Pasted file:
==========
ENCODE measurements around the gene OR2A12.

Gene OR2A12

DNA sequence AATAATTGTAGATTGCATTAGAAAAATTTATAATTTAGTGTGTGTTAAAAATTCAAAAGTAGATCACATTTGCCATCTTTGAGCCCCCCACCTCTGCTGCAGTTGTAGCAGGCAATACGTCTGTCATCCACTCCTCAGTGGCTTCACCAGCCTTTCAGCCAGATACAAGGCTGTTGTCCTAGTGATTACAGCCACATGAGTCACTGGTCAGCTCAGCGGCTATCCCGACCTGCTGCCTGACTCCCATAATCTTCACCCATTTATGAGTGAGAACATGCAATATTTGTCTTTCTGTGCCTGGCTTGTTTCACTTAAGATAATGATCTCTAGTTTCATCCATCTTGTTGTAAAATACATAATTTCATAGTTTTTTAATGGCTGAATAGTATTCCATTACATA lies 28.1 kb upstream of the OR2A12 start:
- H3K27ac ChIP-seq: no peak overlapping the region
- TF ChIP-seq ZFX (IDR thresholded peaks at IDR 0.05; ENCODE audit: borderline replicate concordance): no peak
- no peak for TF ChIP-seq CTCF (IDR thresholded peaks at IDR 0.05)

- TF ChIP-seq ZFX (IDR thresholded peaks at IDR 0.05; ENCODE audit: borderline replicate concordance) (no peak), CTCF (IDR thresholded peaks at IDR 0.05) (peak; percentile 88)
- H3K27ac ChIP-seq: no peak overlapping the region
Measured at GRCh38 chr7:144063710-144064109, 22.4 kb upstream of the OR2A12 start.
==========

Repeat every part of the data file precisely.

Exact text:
ENCODE measurements around the gene OR2A12.

Gene OR2A12

DNA sequence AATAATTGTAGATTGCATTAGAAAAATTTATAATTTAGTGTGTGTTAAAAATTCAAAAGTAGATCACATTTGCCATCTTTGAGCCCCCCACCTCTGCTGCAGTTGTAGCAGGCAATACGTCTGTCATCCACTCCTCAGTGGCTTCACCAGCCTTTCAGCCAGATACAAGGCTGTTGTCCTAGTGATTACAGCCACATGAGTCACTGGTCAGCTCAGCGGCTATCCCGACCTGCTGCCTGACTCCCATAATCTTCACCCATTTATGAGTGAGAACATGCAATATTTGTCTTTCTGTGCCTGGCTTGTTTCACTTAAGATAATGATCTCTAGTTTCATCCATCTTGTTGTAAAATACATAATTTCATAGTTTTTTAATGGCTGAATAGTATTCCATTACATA lies 28.1 kb upstream of the OR2A12 start:
- H3K27ac ChIP-seq: no peak overlapping the region
- TF ChIP-seq ZFX (IDR thresholded peaks at IDR 0.05; ENCODE audit: borderline replicate concordance): no peak
- no peak for TF ChIP-seq CTCF (IDR thresholded peaks at IDR 0.05)

- TF ChIP-seq ZFX (IDR thresholded peaks at IDR 0.05; ENCODE audit: borderline replicate concordance) (no peak), CTCF (IDR thresholded peaks at IDR 0.05) (peak; percentile 88)
- H3K27ac ChIP-seq: no peak overlapping the region
Measured at GRCh38 chr7:144063710-144064109, 22.4 kb upstream of the OR2A12 start.